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Articles tagged with: marine biology

Written By: grant on December 11, 2014 No Comment

New Scientist pulls back the curtain on how electric eels “remote control” their prey, freezing them right next to their hungry mouths:

The experiments that untangled these mechanisms were devised and run by Kenneth Catania at Vanderbilt University in Nashville, Tennessee. In a natural environment, Catania watched an eel hunting and measured its electric discharges. […]

Written By: grant on October 10, 2014 No Comment

Nature breaks the news to behaviorists – and this is more important than it might seem – that fish don’t really think mirrors are uninvited strangers:

“There’s been a very long history of using a mirror as it’s just so handy,” says Robert Elwood, an animal-behaviour researcher at Queen’s University in Belfast, UK. Using […]

Written By: grant on September 9, 2014 No Comment

It’s taken quite a while, but AP can finally report that blue whales off the coast of California have finally reached pre-whaling-industry levels:

Researchers previously assumed that the pre-whaling population was higher than that. However, the study using historical data to estimate the number of whales caught between 1905 and 1971 — when whaling […]

Written By: grant on September 7, 2014 No Comment
Science Art: <i>Echinodermata, Plate V</i> detail, by James A. Grieg, 1921

This is the heart (and brain and pretty much anything that’s not an arm) of a brittle star, as sketched for Echinodermata, a study of the sea urchins, sand dollars, sea stars and close relatives collected by the Michael Sars Deep Sea Expedition in the North Atlantic in 1910. It was published by […]

Written By: grant on August 10, 2014 No Comment
Science Art: <i>The Common Angler (</i>Lophius piscatorus<i>) (After W. Von Wright in Smitt)</i>, 1905.

Click to embiggen

This is from the Smithsonian Miscellaneous Collections in the Biodiversity Library.

I bet there’s all *kinds* of things in the Smithsonian Miscellaneous Collections. Doesn’t that mean, like, their junk drawer?

Can you even imagine? Full of anglerfish… and stranger things.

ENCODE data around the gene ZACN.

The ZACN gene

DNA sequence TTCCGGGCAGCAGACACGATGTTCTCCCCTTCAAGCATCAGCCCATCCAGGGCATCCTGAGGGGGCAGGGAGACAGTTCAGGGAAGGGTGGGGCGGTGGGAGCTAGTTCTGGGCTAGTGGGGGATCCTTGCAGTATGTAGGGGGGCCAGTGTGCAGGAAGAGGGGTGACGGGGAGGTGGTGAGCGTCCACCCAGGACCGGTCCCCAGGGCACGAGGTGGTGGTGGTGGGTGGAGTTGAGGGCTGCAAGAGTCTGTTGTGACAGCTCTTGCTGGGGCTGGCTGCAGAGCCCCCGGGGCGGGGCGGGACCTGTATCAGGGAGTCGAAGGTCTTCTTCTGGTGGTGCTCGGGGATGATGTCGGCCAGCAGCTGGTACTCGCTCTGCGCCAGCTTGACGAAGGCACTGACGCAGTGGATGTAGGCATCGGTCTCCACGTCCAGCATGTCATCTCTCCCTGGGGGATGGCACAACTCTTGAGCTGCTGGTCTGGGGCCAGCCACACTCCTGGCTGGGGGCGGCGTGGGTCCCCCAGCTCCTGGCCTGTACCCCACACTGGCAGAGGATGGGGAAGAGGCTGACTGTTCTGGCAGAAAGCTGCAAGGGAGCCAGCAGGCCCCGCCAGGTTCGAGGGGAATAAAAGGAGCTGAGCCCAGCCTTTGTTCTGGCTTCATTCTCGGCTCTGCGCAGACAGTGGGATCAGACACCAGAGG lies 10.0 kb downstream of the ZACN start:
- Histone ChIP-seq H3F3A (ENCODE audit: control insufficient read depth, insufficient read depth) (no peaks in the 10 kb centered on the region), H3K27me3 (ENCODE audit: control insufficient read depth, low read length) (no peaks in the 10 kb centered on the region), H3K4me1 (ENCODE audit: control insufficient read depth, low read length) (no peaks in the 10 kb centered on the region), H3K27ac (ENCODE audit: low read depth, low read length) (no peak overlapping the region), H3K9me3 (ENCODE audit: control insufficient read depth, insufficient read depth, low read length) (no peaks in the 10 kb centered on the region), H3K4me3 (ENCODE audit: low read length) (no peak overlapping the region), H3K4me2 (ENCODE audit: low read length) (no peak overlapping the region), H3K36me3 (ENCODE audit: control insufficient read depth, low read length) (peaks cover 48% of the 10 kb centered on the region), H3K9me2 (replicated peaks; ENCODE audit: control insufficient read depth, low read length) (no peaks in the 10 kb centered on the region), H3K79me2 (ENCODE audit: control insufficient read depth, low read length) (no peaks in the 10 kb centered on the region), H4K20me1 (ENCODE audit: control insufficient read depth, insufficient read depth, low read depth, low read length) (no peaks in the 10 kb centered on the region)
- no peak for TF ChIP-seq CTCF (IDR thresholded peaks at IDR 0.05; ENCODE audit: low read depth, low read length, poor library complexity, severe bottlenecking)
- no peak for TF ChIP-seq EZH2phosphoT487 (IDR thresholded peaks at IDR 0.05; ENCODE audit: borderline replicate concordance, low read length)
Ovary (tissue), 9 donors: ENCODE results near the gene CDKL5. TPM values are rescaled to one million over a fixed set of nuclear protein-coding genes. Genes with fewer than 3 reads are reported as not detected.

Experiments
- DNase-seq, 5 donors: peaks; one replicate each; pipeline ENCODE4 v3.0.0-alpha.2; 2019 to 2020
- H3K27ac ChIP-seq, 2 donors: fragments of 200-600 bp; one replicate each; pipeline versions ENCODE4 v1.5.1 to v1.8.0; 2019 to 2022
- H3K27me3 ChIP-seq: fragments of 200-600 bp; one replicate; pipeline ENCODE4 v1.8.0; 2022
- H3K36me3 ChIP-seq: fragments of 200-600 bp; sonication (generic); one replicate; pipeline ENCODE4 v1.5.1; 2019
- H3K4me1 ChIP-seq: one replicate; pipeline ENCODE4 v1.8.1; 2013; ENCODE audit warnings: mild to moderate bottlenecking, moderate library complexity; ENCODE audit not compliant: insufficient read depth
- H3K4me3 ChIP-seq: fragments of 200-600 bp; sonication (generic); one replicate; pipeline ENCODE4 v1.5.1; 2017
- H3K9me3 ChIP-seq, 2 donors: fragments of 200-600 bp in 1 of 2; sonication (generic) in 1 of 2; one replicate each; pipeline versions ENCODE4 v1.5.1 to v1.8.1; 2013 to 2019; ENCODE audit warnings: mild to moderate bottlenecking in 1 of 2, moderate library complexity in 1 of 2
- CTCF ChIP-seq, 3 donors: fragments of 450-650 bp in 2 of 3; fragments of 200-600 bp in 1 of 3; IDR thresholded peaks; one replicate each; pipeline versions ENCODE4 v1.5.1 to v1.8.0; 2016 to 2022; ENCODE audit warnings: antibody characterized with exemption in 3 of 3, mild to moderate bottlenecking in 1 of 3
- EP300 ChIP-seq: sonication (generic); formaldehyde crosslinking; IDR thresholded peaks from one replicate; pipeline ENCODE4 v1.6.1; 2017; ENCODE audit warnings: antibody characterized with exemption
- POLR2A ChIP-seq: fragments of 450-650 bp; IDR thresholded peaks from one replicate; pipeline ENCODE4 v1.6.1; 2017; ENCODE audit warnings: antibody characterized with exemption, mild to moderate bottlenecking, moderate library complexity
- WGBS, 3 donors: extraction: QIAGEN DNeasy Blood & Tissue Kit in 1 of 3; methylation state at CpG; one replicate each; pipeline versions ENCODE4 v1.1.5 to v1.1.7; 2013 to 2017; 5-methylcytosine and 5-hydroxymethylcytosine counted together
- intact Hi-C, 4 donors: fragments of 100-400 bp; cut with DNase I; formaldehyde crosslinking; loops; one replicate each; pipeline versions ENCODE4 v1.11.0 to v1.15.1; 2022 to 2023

Written By: grant on July 31, 2014 No Comment

Science Daily reveals the record-breaking brooding period of the deep-sea octopus:

In May 2007, during one of these surveys, the researchers discovered a female octopus clinging to a rocky ledge just above the floor of the canyon, about 4,600 feet below the ocean surface. The octopus, a species known as Graneledone boreopacifica, had not been […]

Written By: grant on October 13, 2013 No Comment
Science Art: <i>Holocentre à grosses épines</i>, from <i>Histoire Naturelle des Poissons</i>, Volume 3, 1828

A Holocentrus hastatum, or Sargocentron hastatus, or red soldier fish. They have big spines, you see.

This one comes from A Natural History of Fish, by Georges Cuvier and M. Valenciennes, which I found on wapiti8’s Flickr account.

Written By: grant on September 17, 2013 No Comment

You want to learn about the hidden history of the ocean? Look within, Nature says… within the earwax of a mighty blue whale:

The team, led by Sascha Usenko, a environmental scientist at Baylor University in Waco, Texas, extracted an earplug from a blue whale (Balaenoptera musculus) killed in a collision with a ship […]

Written By: grant on June 9, 2013 No Comment
Science Art: <i>Hover Whales</i> (from <i>Suggestions to the keepers of the U.S. life-saving stations, light-houses, and light-ships; and to other observers, relative to the best means of collecting and preserving specimens of whales and porpoises</i>. By Frederick W. True.)

Image originally from Suggestions to the keepers of the U.S. life-saving stations, light-houses, and light-ships; and to other observers, relative to the best means of collecting and preserving specimens of whales and porpoises. By Frederick W. True.

It seems like the whales hover courtesy of the Smithsonial Libraries Tumblr, which seems very likely to be […]

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